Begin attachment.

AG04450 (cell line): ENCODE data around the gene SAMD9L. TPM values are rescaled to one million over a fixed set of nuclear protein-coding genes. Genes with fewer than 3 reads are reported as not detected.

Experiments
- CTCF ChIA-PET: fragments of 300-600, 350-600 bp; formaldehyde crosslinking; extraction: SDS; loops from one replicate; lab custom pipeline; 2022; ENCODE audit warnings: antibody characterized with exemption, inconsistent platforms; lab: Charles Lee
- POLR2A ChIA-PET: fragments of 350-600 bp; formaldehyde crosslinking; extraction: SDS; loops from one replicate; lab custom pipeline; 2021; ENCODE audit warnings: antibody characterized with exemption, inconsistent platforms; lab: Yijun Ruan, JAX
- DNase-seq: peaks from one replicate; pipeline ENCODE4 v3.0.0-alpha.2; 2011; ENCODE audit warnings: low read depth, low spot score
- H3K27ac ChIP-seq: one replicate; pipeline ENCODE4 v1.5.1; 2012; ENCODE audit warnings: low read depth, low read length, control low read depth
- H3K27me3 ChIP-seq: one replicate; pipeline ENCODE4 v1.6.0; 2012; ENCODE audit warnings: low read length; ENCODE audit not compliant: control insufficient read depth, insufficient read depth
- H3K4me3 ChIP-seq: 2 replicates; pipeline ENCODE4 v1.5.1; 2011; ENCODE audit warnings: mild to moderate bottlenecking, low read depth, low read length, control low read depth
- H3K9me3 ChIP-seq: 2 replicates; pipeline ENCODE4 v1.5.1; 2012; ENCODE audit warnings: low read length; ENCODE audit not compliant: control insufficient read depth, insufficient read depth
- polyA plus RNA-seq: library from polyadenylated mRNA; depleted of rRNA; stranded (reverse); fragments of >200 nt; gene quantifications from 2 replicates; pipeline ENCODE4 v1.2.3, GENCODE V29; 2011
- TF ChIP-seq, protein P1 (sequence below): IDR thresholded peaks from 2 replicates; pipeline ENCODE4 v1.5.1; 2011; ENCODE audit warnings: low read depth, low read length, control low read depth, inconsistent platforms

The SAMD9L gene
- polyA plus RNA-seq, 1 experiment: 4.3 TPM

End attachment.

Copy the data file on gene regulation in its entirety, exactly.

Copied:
AG04450 (cell line): ENCODE data around the gene SAMD9L. TPM values are rescaled to one million over a fixed set of nuclear protein-coding genes. Genes with fewer than 3 reads are reported as not detected.

Experiments
- CTCF ChIA-PET: fragments of 300-600, 350-600 bp; formaldehyde crosslinking; extraction: SDS; loops from one replicate; lab custom pipeline; 2022; ENCODE audit warnings: antibody characterized with exemption, inconsistent platforms; lab: Charles Lee
- POLR2A ChIA-PET: fragments of 350-600 bp; formaldehyde crosslinking; extraction: SDS; loops from one replicate; lab custom pipeline; 2021; ENCODE audit warnings: antibody characterized with exemption, inconsistent platforms; lab: Yijun Ruan, JAX
- DNase-seq: peaks from one replicate; pipeline ENCODE4 v3.0.0-alpha.2; 2011; ENCODE audit warnings: low read depth, low spot score
- H3K27ac ChIP-seq: one replicate; pipeline ENCODE4 v1.5.1; 2012; ENCODE audit warnings: low read depth, low read length, control low read depth
- H3K27me3 ChIP-seq: one replicate; pipeline ENCODE4 v1.6.0; 2012; ENCODE audit warnings: low read length; ENCODE audit not compliant: control insufficient read depth, insufficient read depth
- H3K4me3 ChIP-seq: 2 replicates; pipeline ENCODE4 v1.5.1; 2011; ENCODE audit warnings: mild to moderate bottlenecking, low read depth, low read length, control low read depth
- H3K9me3 ChIP-seq: 2 replicates; pipeline ENCODE4 v1.5.1; 2012; ENCODE audit warnings: low read length; ENCODE audit not compliant: control insufficient read depth, insufficient read depth
- polyA plus RNA-seq: library from polyadenylated mRNA; depleted of rRNA; stranded (reverse); fragments of >200 nt; gene quantifications from 2 replicates; pipeline ENCODE4 v1.2.3, GENCODE V29; 2011
- TF ChIP-seq, protein P1 (sequence below): IDR thresholded peaks from 2 replicates; pipeline ENCODE4 v1.5.1; 2011; ENCODE audit warnings: low read depth, low read length, control low read depth, inconsistent platforms

The SAMD9L gene
- polyA plus RNA-seq, 1 experiment: 4.3 TPM